College Hockey Inc. to Get New Governing Body
by Adam Wodon/Managing Editor
College Hockey Inc. will have a new governance structure, but there will not be an overhaul of the direction of the organization.
According to sources, College Hockey Inc., the marketing arm of the sport that was installed two years ago, will no longer be governed solely by the conference commissioners. Instead, the commissioners will relinquish some authority to create a new governing board, comprised by a combination of commissioners, coaches and athletic directors.
The exact makeup of the board is still being haggled over. In one incarnation, it would involve the commissioners, three coaches and three athletic directors, comprising the six conferences that will be playing as of 2013-14. In another, it will be one commissioner and six athletic directors. And there are various combinations in between.
The governing board will have the power to make decisions on hiring and firing, and affect decisions on the direction of the organization.
To help get USA Hockey's blessing on the changes, the governing board may also include a non-voting member from USA Hockey. Ultimately, the operation is guided by USA Hockey, since that's where the funding comes from, in the form of a grant.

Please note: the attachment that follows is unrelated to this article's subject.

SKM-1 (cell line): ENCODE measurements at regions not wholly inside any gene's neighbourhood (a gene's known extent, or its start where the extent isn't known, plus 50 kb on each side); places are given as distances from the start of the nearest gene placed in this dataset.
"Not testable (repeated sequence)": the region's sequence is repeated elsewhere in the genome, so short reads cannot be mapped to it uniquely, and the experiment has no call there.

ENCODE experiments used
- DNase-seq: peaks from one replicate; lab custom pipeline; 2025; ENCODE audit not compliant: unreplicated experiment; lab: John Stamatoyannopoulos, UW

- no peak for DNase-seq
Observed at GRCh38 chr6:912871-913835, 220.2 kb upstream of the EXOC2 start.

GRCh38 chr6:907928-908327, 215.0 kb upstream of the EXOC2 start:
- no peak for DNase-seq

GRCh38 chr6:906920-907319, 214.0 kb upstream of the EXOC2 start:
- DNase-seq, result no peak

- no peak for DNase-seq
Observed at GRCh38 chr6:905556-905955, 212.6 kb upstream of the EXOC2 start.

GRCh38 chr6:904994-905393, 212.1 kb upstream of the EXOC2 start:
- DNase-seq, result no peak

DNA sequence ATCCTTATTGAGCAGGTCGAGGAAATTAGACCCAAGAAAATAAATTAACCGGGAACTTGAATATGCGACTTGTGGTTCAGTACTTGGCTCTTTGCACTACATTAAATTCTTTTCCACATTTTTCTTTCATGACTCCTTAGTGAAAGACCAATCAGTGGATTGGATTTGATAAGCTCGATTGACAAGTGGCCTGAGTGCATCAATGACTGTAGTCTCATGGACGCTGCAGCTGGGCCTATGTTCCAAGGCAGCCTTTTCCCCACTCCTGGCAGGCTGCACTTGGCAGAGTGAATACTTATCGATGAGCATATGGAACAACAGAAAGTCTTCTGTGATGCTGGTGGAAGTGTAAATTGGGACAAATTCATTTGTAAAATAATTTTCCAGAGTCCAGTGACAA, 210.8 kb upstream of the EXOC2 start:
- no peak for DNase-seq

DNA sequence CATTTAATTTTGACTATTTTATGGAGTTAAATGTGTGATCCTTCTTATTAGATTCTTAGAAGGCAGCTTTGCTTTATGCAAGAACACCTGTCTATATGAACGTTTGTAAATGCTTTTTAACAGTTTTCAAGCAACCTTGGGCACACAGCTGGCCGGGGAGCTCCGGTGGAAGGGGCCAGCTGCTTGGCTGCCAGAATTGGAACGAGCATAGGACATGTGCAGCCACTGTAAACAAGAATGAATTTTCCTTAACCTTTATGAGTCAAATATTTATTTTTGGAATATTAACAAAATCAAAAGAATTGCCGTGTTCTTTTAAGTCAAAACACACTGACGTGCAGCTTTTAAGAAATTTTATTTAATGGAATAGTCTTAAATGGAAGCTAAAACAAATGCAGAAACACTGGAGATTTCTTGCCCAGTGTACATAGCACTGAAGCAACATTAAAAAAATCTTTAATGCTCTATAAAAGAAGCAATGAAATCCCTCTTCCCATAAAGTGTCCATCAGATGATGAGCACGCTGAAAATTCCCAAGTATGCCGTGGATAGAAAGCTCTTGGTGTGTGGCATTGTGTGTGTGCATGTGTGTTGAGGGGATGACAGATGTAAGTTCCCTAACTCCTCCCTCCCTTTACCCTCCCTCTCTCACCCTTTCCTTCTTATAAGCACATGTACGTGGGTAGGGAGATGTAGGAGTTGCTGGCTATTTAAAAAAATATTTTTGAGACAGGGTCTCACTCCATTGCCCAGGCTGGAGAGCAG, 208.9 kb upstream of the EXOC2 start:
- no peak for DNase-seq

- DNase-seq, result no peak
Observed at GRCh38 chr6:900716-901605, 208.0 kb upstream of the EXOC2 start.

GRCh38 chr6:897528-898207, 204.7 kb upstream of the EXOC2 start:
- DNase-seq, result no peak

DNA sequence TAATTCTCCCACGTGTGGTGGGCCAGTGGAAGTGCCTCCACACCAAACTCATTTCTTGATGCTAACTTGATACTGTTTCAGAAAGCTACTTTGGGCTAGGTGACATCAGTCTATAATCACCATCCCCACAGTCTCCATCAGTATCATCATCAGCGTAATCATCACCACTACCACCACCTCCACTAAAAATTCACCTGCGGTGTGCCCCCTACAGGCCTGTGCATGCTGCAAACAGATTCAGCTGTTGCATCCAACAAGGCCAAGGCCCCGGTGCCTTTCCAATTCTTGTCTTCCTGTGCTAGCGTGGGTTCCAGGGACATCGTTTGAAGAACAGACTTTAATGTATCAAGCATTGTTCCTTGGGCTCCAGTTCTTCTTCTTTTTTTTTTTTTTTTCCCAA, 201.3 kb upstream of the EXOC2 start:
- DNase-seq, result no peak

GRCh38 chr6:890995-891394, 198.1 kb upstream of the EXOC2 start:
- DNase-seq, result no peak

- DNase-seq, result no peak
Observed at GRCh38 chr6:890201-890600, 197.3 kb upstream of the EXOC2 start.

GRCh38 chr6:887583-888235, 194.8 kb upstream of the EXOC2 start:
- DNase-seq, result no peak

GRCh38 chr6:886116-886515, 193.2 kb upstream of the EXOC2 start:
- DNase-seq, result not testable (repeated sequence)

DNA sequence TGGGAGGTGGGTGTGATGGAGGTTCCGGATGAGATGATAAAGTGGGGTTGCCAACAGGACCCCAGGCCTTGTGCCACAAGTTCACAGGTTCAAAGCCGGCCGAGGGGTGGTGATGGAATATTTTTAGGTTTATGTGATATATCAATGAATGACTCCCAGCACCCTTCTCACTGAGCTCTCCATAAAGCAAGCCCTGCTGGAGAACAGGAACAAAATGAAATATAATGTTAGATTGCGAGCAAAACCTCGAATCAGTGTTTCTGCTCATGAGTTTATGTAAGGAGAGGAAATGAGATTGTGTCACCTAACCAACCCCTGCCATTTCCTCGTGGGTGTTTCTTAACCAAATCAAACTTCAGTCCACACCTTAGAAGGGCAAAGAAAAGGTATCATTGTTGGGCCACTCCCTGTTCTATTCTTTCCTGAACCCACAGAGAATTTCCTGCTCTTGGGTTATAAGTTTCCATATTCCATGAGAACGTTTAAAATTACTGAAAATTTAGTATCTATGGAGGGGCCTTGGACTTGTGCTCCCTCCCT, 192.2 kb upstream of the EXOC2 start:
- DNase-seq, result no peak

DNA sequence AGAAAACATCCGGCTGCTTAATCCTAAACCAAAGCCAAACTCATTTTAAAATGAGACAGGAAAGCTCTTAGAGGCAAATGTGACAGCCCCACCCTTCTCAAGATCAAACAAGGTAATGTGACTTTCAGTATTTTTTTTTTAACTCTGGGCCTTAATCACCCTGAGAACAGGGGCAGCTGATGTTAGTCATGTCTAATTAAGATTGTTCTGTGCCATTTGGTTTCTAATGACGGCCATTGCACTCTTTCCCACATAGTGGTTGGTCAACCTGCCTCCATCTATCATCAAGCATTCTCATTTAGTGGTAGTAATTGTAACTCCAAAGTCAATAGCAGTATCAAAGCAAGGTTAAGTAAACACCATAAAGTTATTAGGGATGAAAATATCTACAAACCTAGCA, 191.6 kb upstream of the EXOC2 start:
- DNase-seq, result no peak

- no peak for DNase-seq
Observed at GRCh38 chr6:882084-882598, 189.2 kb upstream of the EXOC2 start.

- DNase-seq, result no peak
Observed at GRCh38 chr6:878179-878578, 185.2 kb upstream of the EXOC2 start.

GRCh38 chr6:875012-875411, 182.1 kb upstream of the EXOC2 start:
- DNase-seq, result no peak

The change comes in the aftermath of the commissioners' decision to force Executive Director Paul Kelly to resign in February, a move that outraged a portion of coaches, especially the eight or nine that have been working closely with Kelly on some issues. Those coaches believed Kelly was making inroads into many issues, particularly with the NHL, and upset that the commissioners were circumspect over their reasoning for the move, and did it without consulting coaches or ADs.
Though never articulated publicly, CHN learned that Kelly was forced out for what the commissioners believed was insubordination, including meeting with athletic directors in an attempt — he says, at the behest of coaches — to consolidate sport-wide authority with College Hockey Inc. The last straw came when the commissioners learned of these meetings because of an e-mail written by Kelly that was mistakenly distributed to them by an athletic director.
At the coaches convention last week in Naples, Fla., a number of discussions were held, including a meeting between somes coaches and the commissioners. The meetings, though contentious at times, were ultimately labeled productive, with all parties ready to move on from their differences and create a solid, transparent structure going forward.
After his departure from College Hockey Inc., Kelly suggested that there was a need for a central office that oversaw college hockey, one that could work on deals for everyone — including television, scheduling, discipline and rules.
Such a concept got little support in Naples, however, and is widely considered to be unrealistic.
College Hockey Inc. will remain, functionally, as it is today — as a marketing arm of college hockey.